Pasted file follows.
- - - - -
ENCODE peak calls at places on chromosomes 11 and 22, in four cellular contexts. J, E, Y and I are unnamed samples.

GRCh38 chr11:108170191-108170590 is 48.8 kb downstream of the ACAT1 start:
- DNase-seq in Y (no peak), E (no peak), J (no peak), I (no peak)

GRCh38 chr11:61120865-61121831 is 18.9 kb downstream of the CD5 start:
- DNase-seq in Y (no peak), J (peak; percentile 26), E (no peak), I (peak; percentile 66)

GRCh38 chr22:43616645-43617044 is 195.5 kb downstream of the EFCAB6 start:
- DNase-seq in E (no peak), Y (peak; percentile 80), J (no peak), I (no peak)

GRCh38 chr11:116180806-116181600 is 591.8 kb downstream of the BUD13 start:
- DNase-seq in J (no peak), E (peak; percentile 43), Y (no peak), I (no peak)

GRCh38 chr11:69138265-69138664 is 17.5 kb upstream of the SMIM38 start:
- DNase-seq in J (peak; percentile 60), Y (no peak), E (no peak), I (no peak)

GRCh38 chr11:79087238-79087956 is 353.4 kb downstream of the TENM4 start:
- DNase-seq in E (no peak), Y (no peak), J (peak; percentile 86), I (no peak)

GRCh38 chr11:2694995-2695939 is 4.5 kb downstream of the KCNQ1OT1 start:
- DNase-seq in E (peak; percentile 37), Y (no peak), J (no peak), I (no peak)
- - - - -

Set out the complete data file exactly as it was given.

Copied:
ENCODE peak calls at places on chromosomes 11 and 22, in four cellular contexts. J, E, Y and I are unnamed samples.

GRCh38 chr11:108170191-108170590 is 48.8 kb downstream of the ACAT1 start:
- DNase-seq in Y (no peak), E (no peak), J (no peak), I (no peak)

GRCh38 chr11:61120865-61121831 is 18.9 kb downstream of the CD5 start:
- DNase-seq in Y (no peak), J (peak; percentile 26), E (no peak), I (peak; percentile 66)

GRCh38 chr22:43616645-43617044 is 195.5 kb downstream of the EFCAB6 start:
- DNase-seq in E (no peak), Y (peak; percentile 80), J (no peak), I (no peak)

GRCh38 chr11:116180806-116181600 is 591.8 kb downstream of the BUD13 start:
- DNase-seq in J (no peak), E (peak; percentile 43), Y (no peak), I (no peak)

GRCh38 chr11:69138265-69138664 is 17.5 kb upstream of the SMIM38 start:
- DNase-seq in J (peak; percentile 60), Y (no peak), E (no peak), I (no peak)

GRCh38 chr11:79087238-79087956 is 353.4 kb downstream of the TENM4 start:
- DNase-seq in E (no peak), Y (no peak), J (peak; percentile 86), I (no peak)

GRCh38 chr11:2694995-2695939 is 4.5 kb downstream of the KCNQ1OT1 start:
- DNase-seq in E (peak; percentile 37), Y (no peak), J (no peak), I (no peak)